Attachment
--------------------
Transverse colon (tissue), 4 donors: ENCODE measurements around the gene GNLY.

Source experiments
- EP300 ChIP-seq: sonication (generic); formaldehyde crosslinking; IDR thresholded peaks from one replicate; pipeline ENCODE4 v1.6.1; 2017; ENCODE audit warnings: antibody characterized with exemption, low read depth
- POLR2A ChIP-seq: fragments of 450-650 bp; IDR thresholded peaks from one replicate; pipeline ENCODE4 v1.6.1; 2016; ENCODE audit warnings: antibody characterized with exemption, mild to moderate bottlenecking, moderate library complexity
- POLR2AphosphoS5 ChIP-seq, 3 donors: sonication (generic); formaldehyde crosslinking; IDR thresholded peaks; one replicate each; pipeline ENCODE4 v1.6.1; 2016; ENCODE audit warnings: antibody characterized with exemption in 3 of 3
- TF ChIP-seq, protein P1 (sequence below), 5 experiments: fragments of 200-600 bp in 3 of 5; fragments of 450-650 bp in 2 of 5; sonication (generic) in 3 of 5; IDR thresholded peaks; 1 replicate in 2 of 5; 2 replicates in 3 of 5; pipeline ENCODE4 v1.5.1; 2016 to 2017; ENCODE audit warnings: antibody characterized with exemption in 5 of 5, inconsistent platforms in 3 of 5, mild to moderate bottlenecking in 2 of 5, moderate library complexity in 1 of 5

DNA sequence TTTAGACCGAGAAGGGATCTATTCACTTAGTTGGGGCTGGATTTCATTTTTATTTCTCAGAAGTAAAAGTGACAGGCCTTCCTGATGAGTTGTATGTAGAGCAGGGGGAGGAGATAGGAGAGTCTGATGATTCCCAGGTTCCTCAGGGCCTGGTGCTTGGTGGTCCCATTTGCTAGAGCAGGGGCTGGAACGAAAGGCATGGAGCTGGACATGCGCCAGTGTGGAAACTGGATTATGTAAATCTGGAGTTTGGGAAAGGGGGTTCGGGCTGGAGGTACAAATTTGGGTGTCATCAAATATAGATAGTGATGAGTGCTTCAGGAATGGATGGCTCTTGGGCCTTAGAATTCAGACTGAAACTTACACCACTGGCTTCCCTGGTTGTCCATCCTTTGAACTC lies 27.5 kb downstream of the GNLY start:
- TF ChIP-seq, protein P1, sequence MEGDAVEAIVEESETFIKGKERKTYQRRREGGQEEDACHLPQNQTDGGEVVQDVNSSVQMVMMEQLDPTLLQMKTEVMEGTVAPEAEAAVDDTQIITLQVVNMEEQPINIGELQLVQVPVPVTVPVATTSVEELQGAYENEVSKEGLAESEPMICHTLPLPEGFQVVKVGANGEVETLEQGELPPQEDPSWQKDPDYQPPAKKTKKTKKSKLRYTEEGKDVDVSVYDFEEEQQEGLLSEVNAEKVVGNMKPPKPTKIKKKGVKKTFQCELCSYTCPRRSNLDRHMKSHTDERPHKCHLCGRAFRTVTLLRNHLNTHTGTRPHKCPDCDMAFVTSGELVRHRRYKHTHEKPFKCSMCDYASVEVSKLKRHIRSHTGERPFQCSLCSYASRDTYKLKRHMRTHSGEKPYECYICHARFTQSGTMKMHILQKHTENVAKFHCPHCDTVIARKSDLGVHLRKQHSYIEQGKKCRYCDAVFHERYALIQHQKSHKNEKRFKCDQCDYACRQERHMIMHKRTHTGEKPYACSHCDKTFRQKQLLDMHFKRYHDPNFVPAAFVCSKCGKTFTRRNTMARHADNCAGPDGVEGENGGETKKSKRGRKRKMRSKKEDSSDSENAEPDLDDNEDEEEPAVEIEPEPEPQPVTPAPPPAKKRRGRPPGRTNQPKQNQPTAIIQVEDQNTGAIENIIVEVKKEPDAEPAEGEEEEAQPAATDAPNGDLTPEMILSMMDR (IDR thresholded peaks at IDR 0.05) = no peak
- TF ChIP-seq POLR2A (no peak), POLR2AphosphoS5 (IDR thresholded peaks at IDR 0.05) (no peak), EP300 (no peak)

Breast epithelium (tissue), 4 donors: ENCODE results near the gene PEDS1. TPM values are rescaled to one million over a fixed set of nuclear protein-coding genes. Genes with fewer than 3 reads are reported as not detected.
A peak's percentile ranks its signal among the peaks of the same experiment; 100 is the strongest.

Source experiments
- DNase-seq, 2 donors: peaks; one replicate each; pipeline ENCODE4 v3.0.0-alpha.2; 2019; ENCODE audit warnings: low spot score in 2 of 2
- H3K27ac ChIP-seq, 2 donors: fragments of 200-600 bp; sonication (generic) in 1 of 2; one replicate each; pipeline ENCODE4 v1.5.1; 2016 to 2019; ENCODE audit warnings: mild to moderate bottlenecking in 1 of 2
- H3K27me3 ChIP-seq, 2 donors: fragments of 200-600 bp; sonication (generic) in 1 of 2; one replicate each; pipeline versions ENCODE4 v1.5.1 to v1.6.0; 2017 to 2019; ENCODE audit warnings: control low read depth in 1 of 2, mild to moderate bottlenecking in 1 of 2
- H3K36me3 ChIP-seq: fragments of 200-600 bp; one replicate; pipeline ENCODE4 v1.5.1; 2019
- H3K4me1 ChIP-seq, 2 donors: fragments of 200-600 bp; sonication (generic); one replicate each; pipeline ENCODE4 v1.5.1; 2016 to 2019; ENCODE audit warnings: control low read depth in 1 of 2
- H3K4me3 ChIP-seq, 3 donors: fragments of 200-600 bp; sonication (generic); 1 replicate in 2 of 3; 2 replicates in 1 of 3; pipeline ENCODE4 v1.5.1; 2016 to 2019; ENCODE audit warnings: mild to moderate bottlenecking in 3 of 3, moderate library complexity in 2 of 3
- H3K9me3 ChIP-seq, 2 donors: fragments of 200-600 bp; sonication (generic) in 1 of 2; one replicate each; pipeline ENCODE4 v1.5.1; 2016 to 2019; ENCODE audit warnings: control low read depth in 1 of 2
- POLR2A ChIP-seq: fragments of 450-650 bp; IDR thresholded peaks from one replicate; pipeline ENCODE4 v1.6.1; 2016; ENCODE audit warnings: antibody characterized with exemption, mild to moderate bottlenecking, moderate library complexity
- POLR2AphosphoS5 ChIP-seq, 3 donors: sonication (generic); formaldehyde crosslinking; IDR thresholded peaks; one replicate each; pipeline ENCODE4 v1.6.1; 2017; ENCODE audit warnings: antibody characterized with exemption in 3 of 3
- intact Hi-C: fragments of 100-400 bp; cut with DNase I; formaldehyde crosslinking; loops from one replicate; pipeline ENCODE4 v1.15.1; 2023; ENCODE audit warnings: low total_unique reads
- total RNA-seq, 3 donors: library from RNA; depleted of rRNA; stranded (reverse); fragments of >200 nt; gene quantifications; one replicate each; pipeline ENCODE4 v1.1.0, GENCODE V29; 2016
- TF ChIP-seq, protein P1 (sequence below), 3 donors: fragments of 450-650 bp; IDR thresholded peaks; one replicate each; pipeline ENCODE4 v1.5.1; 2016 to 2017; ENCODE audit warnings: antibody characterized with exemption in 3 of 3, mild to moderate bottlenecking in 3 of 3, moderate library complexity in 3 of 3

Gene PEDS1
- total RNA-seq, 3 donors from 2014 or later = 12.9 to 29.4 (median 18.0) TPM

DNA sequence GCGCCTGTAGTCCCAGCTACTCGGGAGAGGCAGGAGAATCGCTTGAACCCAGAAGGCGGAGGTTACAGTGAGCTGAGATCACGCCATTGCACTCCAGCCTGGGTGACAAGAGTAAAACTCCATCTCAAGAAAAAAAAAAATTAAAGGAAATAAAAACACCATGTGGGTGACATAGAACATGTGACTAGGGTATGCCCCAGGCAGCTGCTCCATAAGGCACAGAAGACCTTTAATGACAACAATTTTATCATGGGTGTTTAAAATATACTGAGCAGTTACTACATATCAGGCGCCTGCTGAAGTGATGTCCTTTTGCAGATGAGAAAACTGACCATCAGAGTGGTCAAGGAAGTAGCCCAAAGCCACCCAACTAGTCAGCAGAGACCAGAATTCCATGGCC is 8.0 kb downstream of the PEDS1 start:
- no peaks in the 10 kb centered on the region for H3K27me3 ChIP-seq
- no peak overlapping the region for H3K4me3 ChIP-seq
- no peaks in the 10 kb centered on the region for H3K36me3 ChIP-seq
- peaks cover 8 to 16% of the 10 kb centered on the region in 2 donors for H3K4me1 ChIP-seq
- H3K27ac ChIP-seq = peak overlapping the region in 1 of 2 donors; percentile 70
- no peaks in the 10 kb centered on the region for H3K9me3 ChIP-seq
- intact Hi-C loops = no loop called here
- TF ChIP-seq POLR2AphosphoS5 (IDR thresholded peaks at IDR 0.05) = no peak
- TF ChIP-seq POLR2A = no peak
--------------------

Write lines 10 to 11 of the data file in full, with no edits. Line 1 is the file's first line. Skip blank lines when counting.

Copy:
Breast epithelium (tissue), 4 donors: ENCODE results near the gene PEDS1. TPM values are rescaled to one million over a fixed set of nuclear protein-coding genes. Genes with fewer than 3 reads are reported as not detected.
A peak's percentile ranks its signal among the peaks of the same experiment; 100 is the strongest.